Taking on the Issues of Our Day
Impacting Our Community Through Advocacy
BY MELANIE MORRISSEY-CLARK
As women, we often find ourselves advocating for others throughout our lives. Those of us who are parents discover early on that we must advocate for our infants, toddlers, children and teenagers as they navigate the worlds of medical care, education and society. We may also find ourselves needing to advocate for an elderly or disabled relative, or for ourselves in the workplace as we try to climb ladders and get promotions.
Defined more broadly, advocacy means supporting a cause or policy. For the past 19 years, the Women’s Fund of Omaha has advocated for issues of importance to women and girls by publishing this magazine, Today’s Omaha Woman. The publication was, in fact, launched with that specific goal in mind, and the topics we have covered have indeed raised awareness about these issues.
But these days, with more challenges facing women and girls than ever before, it’s just not enough. Women’s Fund leadership made the decision last year to prioritize advocacy in a few key areas, and these efforts are starting to have an impact.
“The Women’s Fund has always conducted research, raised awareness and funded solutions on issues impacting women and girls in our community, but now we are broadening our reach with advocacy through our public policy committee,” says Michelle Zych, Women’s Fund executive director. “As always, the end goal is systemic, sustainable change that will improve the lives of women and girls.”
Four priority advocacy areas are outlined in this issue of Today’s Omaha Woman—not only to keep our readers informed about the work of the Women’s Fund, but to raise awareness in general about these timely and important topics.
These areas were chosen by the Women’s Fund in part due to their urgency:
• Sex Trafficking: According to non-profit service providers, individuals ages 17 and under were sex-trafficked 176 times in our community this past year. The Women’s Fund now has a full-time trafficking response coordinator on staff to build a statewide coalition of advocates that can raise awareness, and promote promising practices that are rooted in research.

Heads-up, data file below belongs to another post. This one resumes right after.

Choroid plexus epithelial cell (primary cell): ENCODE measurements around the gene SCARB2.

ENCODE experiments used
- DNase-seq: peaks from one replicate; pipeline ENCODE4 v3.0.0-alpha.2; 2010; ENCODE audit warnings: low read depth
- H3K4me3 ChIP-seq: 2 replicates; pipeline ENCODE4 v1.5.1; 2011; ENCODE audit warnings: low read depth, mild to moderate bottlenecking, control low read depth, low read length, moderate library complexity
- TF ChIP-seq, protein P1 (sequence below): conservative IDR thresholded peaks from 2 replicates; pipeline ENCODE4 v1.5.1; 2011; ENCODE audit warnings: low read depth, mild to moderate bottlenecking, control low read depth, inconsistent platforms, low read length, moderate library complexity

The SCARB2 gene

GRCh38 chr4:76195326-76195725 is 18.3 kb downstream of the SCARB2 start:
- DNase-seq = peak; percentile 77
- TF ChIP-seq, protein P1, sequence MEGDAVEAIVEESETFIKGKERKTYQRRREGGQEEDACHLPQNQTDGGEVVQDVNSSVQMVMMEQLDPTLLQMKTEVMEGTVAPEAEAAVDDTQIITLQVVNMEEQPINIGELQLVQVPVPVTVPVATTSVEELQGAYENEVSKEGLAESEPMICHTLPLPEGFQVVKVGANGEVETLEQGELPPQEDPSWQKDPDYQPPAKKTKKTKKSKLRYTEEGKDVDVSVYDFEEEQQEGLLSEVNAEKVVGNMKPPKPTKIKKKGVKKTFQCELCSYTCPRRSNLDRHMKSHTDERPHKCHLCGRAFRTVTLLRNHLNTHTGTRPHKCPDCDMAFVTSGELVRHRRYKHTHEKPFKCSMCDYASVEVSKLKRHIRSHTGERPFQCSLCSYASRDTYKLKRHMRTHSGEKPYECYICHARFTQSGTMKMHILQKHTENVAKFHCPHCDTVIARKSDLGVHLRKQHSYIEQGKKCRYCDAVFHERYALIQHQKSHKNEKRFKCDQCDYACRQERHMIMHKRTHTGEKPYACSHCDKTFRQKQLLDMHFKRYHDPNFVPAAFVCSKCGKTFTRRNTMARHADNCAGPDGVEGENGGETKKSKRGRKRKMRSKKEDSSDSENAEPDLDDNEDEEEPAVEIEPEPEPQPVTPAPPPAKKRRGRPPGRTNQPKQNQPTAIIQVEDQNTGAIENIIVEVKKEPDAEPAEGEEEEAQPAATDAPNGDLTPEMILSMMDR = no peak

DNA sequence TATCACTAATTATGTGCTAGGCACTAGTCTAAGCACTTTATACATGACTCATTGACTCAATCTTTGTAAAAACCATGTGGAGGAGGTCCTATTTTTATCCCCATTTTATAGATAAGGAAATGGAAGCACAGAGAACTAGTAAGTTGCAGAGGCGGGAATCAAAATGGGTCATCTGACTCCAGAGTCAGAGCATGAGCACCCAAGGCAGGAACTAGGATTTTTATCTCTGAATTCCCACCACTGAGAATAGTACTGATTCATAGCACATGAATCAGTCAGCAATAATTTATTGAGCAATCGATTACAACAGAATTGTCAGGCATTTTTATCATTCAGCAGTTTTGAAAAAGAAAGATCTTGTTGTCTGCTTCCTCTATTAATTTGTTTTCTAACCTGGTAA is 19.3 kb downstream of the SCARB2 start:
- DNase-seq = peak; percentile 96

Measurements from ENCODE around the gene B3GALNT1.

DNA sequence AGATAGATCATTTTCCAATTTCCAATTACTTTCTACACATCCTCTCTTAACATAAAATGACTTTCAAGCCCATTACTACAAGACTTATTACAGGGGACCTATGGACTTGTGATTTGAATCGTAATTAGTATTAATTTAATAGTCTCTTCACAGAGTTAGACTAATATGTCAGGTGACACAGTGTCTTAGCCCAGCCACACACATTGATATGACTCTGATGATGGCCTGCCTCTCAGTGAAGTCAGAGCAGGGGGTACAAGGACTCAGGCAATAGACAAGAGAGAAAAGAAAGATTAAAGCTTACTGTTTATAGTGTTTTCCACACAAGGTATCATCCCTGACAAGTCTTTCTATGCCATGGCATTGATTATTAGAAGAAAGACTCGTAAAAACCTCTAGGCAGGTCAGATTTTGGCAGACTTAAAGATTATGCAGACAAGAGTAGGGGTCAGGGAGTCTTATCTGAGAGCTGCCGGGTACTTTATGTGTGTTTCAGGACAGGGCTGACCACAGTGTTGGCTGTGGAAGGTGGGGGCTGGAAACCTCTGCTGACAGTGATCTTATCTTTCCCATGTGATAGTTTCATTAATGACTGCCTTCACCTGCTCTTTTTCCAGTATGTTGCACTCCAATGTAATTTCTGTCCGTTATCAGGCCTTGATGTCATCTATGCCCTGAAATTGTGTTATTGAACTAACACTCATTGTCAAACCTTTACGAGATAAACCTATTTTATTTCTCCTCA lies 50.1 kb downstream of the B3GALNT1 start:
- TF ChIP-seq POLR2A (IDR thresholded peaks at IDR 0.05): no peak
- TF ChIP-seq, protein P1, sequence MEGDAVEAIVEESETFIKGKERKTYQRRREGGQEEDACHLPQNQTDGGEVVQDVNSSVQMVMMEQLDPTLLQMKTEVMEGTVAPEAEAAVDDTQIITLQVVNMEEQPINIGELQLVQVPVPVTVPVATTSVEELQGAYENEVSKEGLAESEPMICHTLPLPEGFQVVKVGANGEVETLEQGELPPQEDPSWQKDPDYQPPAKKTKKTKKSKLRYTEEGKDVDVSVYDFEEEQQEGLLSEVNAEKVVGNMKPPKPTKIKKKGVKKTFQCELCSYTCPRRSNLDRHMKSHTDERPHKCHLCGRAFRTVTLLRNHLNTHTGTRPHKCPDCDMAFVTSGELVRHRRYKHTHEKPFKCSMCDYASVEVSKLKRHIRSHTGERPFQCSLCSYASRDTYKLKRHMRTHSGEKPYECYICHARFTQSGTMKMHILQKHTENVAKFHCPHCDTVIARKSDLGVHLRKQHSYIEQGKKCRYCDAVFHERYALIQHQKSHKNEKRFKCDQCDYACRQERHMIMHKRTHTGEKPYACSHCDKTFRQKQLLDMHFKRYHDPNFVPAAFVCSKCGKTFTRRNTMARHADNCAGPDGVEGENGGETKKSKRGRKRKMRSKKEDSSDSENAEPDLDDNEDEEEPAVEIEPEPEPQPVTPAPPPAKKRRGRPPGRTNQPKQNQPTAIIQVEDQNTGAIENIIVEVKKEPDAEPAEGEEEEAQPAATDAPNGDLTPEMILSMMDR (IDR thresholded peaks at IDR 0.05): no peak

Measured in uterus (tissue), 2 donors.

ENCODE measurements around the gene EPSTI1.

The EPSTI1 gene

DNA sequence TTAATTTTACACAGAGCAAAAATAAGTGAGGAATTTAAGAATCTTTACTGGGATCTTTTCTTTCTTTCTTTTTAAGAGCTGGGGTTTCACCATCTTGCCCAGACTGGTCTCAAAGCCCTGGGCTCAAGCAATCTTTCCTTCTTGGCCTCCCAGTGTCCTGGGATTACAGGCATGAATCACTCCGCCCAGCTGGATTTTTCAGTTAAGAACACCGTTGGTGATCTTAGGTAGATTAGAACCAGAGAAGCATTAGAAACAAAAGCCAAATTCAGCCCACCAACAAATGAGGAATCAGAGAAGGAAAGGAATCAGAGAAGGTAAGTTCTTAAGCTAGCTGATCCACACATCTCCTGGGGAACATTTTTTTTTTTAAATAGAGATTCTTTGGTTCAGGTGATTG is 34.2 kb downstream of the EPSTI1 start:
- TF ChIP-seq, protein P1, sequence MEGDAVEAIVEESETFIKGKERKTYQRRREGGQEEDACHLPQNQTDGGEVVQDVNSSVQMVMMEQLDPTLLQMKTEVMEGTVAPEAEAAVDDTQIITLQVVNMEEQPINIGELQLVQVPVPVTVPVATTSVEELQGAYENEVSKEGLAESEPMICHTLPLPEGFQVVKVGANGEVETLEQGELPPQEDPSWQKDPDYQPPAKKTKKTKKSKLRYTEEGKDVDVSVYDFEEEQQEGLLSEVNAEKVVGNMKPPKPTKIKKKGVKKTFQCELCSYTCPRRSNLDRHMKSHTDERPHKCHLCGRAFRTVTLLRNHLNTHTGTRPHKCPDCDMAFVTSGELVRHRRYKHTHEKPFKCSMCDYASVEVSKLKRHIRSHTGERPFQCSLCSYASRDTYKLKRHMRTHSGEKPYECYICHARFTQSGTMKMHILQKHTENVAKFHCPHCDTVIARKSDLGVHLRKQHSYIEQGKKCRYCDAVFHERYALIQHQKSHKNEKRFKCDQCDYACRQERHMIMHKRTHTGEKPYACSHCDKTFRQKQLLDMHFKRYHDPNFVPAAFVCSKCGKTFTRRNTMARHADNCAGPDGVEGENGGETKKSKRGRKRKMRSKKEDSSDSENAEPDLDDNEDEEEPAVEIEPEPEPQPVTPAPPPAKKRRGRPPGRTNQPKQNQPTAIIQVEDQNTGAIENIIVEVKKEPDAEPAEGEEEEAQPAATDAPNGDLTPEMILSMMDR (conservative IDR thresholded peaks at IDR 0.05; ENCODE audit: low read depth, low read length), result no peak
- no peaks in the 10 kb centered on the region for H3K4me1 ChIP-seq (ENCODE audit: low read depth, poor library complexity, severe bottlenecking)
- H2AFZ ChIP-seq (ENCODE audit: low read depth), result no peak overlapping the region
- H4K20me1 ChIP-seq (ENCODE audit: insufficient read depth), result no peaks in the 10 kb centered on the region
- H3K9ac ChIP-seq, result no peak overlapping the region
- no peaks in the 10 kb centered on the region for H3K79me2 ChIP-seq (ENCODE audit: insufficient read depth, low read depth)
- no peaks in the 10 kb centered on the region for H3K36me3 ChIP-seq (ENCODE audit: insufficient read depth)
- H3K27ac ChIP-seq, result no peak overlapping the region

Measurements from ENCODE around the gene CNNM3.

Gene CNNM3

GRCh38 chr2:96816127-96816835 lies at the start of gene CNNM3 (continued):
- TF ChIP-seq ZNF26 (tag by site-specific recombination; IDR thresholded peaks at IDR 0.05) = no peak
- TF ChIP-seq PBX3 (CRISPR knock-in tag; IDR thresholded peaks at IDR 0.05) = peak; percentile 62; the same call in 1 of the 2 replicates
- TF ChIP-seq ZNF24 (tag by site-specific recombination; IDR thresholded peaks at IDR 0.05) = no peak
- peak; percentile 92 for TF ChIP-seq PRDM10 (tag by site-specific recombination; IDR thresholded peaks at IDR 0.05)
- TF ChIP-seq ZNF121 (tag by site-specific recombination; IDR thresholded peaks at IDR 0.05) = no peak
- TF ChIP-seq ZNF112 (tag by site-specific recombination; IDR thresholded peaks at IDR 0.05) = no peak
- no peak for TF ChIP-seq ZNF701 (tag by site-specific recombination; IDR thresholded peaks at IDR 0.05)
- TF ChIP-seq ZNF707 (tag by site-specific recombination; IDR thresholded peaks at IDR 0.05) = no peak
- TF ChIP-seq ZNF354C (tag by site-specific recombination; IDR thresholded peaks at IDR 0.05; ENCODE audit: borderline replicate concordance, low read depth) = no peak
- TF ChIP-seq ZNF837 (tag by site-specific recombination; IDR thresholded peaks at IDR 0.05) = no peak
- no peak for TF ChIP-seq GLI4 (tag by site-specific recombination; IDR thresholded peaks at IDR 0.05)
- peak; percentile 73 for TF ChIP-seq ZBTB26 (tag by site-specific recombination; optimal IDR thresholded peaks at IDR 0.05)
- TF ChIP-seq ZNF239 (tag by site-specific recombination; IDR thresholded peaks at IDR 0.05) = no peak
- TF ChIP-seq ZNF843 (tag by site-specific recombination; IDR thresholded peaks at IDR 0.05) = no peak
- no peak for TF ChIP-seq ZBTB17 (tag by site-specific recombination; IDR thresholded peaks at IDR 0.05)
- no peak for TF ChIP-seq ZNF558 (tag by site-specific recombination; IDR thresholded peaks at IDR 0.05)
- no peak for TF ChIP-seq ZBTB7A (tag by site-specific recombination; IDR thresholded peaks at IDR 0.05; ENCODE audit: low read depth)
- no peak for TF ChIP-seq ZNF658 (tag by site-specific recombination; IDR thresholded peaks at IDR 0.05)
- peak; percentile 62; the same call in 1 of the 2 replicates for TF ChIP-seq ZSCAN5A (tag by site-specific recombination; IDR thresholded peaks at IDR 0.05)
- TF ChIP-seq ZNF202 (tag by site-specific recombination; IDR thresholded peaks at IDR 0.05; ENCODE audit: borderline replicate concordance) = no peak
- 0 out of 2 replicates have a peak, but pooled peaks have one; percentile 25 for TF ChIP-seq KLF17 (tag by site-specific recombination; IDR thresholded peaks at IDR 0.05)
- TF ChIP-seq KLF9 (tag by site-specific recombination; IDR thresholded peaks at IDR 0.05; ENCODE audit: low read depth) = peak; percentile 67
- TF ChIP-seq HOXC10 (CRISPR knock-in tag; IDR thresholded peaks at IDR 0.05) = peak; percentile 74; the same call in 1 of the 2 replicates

• Adolescent Health: STD rates in Douglas County are among the highest in the nation. The Women’s Fund now has two full-time staff members dedicated to coordinating our community’s response to lowering these rates, as well as those of teen pregnancy. This dedication of resources was recently instrumental in supporting the Omaha Public School district as they passed new sex education standards to begin to replace their 30-year old curriculum.
• Pay Day Lending: Women ages 25 to 44, with children, who rent rather than own their homes and earn less than $50,000 a year, make up a significant number of pay day lending customers, exposing them to crushing debt and a nearly unbreakable cycle. The Women’s Fund is working with other organizations on efforts to encourage legislation that would lessen the negative impacts of pay day lending.
• Paid Family and Medical Leave: Nationally, only 12 percent of employers offer paid family leave for the birth of a child, family member’s illness or employee emergency. Only those working for companies with 50 or more employees can access unpaid family leave and keep their jobs for 12 weeks. Far too often, women quit their jobs because they have no maternity leave. The Women’s Fund offered support in the way of testimony to the Nebraska Legislature’s Business and Labor Committee hearing on this topic last fall. The hearing was held as part of an interim study on a state paid family leave program introduced by State Sen. Sue Crawford of District 45 (Bellevue).
Read on to learn more about each of these issues, and if you care about them, too, let your lawmakers know, particularly when a bill is being introduced into the legislature. We can all be advocates of our own making, and it takes all of us to make our community better. W
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